This year at Fright Fest was unlike the last few, now with new mazes and the palpable ambition to elevate the event into some of the white-knuckle experiences that other similar Halloween haunt events are known for. New mazes included Sewer of Souls, Condemned – Forever Damned, and Hell Fest, based on the haunt-based horror film to be released on September 28th.

Here’s a rundown of how things went, along with our video and photo highlights:

Unleashing the Monsters

This year’s opening ceremony, the unleashing all the monsters for the event wasn’t as long as it has been in the past. Actually, it was probably less than 2 minutes, when before, they’ve been let out in shorter waves to get the crowd really worked up and interacting. We can’t be sure that this is the case for every night to come, but it was certainly a disappointment. Just after, of course, there were some great moments of clowns and creeps skulking around in the crowds and making attendees jump.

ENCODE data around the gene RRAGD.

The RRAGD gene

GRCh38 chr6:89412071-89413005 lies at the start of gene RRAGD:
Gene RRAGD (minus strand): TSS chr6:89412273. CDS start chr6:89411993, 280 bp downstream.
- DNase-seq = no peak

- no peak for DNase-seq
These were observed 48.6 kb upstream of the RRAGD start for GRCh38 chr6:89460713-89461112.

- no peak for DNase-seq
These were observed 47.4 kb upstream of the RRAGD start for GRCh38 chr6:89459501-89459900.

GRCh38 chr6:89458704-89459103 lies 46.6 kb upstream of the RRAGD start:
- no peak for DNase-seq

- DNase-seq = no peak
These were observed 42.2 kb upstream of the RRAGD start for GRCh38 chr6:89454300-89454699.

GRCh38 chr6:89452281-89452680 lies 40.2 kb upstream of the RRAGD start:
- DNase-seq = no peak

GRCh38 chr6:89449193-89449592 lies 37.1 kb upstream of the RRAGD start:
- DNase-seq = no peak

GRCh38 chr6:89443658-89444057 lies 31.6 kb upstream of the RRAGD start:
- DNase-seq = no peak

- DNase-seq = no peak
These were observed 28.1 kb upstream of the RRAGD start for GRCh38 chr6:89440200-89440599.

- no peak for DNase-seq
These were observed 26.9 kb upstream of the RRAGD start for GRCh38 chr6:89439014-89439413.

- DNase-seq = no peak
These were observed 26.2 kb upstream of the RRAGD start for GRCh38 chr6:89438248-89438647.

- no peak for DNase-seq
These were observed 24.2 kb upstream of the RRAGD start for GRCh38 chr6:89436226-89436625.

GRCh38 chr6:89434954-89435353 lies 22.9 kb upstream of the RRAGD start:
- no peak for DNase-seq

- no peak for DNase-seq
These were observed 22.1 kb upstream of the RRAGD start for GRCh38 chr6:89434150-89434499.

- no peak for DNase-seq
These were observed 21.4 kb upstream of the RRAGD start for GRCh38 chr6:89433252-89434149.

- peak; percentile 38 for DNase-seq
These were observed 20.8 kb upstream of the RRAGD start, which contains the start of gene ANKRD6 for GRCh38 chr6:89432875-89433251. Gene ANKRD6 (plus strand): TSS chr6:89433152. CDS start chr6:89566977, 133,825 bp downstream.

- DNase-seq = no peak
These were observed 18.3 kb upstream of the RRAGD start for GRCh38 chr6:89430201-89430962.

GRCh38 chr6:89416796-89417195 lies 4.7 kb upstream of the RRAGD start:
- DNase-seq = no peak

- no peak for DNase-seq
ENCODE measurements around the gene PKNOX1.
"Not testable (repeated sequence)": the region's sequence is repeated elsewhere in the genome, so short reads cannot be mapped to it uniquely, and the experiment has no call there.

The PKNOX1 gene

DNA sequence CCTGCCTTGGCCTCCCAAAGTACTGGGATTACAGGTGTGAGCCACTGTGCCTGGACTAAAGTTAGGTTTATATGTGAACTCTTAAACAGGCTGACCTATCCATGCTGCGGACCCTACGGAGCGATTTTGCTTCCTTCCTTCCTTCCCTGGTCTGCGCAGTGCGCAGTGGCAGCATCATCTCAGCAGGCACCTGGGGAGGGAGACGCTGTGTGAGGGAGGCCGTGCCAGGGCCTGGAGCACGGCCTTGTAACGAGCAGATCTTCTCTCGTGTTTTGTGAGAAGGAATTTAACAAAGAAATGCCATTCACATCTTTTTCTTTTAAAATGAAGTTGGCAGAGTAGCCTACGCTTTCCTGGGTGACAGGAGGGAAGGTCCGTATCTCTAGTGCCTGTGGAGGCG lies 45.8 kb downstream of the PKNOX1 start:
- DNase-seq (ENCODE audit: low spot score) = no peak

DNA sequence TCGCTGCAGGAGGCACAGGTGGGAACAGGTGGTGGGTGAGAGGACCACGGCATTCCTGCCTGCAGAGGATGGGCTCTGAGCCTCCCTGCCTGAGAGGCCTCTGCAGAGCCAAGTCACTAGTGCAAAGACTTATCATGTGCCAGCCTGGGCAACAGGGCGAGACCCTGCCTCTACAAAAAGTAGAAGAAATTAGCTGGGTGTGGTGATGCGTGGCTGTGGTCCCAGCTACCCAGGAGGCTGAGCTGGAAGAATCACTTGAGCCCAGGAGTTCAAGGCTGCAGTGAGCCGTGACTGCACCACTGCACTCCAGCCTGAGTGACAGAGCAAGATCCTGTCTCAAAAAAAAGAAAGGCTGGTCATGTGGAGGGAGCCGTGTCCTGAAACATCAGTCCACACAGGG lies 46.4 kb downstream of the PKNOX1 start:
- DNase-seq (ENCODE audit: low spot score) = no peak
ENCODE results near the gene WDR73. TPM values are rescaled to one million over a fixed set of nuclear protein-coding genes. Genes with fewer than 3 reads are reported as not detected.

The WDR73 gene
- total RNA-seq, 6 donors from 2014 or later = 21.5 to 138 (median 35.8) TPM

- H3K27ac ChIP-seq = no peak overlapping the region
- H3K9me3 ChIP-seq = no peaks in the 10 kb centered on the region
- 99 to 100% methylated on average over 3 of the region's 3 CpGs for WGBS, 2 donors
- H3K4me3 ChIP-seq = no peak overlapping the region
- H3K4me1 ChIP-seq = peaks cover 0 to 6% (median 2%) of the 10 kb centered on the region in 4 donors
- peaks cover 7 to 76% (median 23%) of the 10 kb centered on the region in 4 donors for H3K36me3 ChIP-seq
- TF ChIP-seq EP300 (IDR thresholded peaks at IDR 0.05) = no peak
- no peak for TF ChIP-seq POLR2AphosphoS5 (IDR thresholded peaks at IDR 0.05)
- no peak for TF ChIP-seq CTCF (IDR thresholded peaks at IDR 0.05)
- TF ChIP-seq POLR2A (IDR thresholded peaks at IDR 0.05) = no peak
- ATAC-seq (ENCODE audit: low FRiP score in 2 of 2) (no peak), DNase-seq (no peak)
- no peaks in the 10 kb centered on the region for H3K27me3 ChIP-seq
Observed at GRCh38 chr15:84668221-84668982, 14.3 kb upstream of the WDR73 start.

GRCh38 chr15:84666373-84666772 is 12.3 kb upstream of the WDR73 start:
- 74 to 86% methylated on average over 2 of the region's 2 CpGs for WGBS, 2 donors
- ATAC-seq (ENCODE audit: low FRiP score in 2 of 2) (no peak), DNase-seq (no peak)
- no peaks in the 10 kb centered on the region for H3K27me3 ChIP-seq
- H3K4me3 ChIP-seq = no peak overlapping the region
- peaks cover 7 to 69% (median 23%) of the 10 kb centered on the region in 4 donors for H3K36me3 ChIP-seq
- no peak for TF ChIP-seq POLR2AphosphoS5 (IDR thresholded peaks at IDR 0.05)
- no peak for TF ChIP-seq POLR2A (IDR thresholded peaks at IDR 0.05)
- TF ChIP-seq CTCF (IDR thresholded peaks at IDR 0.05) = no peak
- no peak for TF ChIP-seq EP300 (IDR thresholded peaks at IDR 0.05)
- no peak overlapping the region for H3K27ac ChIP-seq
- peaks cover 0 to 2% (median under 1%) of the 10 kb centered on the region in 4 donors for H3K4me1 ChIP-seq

Red’s Revenge

Like last year and the year before, Red’s Revenge was just about the same as it has been, but the scares in this maze—even though seasoned Fright Fest goers will find it predictable, the scares are still reliable and it feels as if the scare actors were more refined than they have been in recent years. Something that we noticed throughout the rest of the event. Previous years, many scare actors had relied on eardrum-shattering shrieking for jump scares. For those of us who are super sensitive to high-pitches, this can worsen conditions like tinnitus. Yet, some of these instances were absent, something I was very glad to see missing and how much it improved the experience for this year.

Willoughby’s Resurrected

This maze felt even more improved from previous years. Before, it’s felt very empty both in elements and scare actors. Even if things didn’t change, it felt like they did. One of the improvements that definitely did change was the lack of a pre-show. I honestly cannot remember if this component was still working last year, but it definitely added to the pleasure of jumping right into the maze rather than feeling like you were waiting around for a jump scare tactic that has been made stale in the industry. Willoughby’s was really enjoyable and as you can see from our video, delivers exactly what it means to.

Aftermath 2: Chaos Rising